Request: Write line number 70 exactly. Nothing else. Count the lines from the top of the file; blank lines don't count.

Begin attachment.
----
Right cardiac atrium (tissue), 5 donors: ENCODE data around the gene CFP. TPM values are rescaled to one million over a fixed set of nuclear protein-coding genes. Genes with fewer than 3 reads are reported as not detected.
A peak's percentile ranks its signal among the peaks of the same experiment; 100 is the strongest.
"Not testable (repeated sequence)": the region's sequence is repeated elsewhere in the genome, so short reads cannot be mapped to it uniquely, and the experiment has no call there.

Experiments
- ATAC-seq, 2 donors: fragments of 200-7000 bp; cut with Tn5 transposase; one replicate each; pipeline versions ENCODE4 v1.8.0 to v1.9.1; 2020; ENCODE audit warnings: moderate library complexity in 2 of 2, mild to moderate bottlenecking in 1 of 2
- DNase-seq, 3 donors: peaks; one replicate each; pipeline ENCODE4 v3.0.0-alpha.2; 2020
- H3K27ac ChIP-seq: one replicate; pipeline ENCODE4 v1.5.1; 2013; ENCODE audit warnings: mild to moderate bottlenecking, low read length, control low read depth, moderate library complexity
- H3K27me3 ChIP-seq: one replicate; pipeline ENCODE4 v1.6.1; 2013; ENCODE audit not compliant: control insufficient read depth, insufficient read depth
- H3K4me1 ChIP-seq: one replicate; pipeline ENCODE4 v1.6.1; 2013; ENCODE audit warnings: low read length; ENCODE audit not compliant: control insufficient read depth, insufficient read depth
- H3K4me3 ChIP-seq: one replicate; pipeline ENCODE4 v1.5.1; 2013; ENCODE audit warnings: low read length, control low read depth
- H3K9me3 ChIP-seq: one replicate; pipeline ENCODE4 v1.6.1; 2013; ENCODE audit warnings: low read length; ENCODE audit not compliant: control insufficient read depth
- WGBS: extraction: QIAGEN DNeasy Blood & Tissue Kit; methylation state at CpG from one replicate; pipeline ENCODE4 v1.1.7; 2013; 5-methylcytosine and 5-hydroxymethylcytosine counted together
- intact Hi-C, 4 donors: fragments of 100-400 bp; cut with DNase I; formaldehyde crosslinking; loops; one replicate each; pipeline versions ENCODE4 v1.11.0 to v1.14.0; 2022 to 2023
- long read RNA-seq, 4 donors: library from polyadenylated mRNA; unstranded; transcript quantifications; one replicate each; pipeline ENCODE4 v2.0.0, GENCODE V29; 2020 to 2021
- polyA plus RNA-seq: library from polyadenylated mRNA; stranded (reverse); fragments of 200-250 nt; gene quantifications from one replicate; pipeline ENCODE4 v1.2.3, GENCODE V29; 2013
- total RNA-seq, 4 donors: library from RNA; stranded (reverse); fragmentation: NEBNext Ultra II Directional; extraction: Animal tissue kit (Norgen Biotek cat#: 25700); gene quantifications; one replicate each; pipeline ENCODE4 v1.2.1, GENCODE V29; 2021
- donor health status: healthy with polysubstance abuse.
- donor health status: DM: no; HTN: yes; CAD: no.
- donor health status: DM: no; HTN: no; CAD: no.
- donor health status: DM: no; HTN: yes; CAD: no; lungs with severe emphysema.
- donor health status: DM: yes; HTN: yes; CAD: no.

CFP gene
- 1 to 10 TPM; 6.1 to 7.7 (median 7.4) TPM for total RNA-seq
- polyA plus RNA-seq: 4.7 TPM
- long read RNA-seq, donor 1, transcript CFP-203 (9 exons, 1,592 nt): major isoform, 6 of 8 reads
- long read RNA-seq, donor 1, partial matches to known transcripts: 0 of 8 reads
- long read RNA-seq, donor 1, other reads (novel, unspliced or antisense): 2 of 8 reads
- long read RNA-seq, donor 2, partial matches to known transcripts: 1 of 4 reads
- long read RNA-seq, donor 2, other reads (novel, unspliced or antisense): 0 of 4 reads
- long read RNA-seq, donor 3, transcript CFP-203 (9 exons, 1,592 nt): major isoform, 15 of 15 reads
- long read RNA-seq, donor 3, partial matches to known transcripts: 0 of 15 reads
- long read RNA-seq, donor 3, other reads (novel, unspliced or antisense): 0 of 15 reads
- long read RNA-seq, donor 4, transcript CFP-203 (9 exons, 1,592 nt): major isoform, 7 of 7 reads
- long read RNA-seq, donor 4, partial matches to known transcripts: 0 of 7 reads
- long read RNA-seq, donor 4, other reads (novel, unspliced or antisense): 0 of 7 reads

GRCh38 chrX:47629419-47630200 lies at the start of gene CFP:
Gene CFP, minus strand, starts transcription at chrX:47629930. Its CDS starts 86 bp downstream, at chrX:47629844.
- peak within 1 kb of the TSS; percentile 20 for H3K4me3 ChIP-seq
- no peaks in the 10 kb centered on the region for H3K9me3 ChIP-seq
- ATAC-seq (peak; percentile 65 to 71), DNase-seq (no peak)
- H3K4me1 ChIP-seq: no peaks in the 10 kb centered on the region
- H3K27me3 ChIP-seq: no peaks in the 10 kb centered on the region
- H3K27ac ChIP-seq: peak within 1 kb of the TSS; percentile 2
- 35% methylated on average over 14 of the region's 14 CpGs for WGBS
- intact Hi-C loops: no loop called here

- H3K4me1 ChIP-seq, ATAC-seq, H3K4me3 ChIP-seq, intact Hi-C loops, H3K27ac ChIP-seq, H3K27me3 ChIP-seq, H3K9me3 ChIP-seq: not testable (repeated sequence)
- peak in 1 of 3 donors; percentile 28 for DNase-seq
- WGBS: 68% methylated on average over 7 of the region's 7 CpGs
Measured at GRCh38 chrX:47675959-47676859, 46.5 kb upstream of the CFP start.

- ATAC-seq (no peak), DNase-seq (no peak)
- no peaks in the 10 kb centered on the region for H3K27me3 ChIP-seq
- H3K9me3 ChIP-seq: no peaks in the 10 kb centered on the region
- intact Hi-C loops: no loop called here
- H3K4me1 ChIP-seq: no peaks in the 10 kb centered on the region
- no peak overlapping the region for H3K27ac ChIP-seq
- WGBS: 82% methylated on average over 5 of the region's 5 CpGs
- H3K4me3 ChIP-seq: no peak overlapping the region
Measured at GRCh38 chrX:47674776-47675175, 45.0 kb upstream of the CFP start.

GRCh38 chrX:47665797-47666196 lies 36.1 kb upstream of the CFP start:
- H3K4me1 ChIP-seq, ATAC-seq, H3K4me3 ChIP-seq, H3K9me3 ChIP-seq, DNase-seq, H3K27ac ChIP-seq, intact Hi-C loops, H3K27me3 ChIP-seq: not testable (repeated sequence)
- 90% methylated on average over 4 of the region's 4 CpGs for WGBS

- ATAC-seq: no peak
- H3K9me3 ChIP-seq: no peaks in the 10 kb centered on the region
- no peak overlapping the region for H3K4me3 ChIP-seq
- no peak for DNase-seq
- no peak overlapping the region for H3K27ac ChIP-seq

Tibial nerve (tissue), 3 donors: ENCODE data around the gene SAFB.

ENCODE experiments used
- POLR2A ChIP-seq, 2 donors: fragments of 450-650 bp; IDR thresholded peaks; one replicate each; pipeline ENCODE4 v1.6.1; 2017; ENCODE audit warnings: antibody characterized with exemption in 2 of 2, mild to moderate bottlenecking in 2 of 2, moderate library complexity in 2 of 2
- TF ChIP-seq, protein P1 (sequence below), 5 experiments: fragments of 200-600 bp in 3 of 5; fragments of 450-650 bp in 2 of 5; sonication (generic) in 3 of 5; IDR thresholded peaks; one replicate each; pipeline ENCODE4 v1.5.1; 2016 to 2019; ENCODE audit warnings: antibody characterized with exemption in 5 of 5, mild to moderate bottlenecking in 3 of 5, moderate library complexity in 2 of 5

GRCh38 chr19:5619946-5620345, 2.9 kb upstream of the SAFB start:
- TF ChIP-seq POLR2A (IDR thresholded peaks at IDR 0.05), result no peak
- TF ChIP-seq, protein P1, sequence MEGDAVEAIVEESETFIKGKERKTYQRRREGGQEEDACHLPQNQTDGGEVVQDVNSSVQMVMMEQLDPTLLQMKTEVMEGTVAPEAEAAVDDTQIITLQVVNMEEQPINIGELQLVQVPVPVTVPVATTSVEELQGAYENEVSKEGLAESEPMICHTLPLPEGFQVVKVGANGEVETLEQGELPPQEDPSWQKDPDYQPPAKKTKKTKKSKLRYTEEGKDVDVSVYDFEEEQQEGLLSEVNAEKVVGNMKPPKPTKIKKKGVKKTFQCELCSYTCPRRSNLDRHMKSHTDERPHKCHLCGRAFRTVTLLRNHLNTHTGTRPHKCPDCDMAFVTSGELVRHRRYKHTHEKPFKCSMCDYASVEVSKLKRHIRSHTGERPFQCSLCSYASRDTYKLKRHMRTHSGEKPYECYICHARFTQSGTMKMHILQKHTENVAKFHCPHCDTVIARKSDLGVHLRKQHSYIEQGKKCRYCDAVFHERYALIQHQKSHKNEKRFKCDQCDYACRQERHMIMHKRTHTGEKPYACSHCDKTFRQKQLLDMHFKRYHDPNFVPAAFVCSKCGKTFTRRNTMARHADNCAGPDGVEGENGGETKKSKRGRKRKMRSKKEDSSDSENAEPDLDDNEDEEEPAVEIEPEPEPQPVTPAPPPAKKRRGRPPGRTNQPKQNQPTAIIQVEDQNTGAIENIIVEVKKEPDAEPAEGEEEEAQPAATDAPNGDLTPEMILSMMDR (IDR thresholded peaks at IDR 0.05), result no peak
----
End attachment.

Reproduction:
- TF ChIP-seq, protein P1 (sequence below), 5 experiments: fragments of 200-600 bp in 3 of 5; fragments of 450-650 bp in 2 of 5; sonication (generic) in 3 of 5; IDR thresholded peaks; one replicate each; pipeline ENCODE4 v1.5.1; 2016 to 2019; ENCODE audit warnings: antibody characterized with exemption in 5 of 5, mild to moderate bottlenecking in 3 of 5, moderate library complexity in 2 of 5